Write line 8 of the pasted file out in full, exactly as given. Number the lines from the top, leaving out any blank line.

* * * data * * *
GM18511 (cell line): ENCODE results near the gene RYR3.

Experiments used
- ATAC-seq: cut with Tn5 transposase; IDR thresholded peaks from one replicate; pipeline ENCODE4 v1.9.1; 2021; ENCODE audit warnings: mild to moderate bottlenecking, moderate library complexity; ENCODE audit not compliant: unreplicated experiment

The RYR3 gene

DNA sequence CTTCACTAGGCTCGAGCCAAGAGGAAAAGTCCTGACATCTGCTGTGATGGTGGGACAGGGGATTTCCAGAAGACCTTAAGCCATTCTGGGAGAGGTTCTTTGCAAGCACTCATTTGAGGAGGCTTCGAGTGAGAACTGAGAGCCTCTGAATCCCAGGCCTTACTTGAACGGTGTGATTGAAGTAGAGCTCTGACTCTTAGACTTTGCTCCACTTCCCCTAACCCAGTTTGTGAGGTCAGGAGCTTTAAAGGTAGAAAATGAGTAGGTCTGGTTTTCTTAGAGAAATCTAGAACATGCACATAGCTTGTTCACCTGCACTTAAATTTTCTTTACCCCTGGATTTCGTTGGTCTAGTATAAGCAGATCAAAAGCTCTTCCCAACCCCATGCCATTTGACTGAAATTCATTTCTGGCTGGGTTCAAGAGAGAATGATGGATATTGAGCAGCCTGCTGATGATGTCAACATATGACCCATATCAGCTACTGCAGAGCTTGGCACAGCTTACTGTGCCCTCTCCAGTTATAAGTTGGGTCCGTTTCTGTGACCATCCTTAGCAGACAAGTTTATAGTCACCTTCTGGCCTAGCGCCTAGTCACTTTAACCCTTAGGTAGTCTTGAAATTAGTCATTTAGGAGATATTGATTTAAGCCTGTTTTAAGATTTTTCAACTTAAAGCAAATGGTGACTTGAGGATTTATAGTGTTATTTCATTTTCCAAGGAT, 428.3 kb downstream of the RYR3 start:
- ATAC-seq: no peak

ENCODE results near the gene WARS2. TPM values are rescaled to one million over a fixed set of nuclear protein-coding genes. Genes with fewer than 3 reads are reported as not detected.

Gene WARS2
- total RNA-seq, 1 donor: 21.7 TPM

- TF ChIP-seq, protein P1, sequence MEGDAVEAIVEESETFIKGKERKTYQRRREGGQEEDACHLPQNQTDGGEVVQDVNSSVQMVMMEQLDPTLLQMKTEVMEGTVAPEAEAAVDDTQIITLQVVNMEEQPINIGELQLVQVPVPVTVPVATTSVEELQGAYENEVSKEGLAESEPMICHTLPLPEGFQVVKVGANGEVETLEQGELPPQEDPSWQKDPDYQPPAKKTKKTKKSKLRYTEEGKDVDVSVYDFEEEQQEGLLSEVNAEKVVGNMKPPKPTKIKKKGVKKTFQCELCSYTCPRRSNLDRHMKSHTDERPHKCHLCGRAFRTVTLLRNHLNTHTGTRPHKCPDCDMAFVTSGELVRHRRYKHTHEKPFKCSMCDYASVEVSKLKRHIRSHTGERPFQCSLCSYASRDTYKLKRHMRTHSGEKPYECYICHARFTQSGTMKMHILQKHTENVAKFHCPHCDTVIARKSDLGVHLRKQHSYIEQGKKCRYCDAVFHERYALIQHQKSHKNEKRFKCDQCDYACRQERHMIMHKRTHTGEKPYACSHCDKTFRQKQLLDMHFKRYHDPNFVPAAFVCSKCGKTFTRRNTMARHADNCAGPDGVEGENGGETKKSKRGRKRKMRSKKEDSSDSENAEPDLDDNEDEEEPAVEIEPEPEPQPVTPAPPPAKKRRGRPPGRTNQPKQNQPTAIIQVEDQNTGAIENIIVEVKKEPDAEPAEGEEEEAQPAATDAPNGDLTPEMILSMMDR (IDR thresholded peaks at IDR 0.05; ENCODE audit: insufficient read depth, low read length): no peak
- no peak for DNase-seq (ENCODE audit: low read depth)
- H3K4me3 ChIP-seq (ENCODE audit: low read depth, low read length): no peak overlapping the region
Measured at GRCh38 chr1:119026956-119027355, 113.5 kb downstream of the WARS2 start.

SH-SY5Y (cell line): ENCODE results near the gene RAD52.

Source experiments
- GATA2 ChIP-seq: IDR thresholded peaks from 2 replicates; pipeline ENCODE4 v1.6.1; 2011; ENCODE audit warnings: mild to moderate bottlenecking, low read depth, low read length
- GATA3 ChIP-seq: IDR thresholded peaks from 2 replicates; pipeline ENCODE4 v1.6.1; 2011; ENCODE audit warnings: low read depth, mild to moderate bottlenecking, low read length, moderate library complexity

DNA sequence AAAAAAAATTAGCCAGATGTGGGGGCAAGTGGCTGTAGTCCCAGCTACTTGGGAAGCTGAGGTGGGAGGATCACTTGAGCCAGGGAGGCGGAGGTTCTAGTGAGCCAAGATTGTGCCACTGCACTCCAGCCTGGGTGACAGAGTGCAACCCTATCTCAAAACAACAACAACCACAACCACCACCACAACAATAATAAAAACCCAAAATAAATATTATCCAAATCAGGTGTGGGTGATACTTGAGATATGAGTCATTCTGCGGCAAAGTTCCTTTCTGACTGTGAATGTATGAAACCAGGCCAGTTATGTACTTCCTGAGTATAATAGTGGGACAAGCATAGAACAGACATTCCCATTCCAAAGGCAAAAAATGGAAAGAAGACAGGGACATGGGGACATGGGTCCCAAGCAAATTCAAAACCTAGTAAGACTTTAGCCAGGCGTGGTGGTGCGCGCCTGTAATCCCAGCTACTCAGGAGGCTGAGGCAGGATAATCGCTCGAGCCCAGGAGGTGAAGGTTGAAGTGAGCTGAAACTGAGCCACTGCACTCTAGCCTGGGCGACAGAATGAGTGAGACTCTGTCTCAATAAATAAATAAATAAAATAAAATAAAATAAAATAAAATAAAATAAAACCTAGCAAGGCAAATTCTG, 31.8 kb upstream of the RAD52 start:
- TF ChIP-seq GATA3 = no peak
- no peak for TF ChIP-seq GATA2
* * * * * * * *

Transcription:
Gene WARS2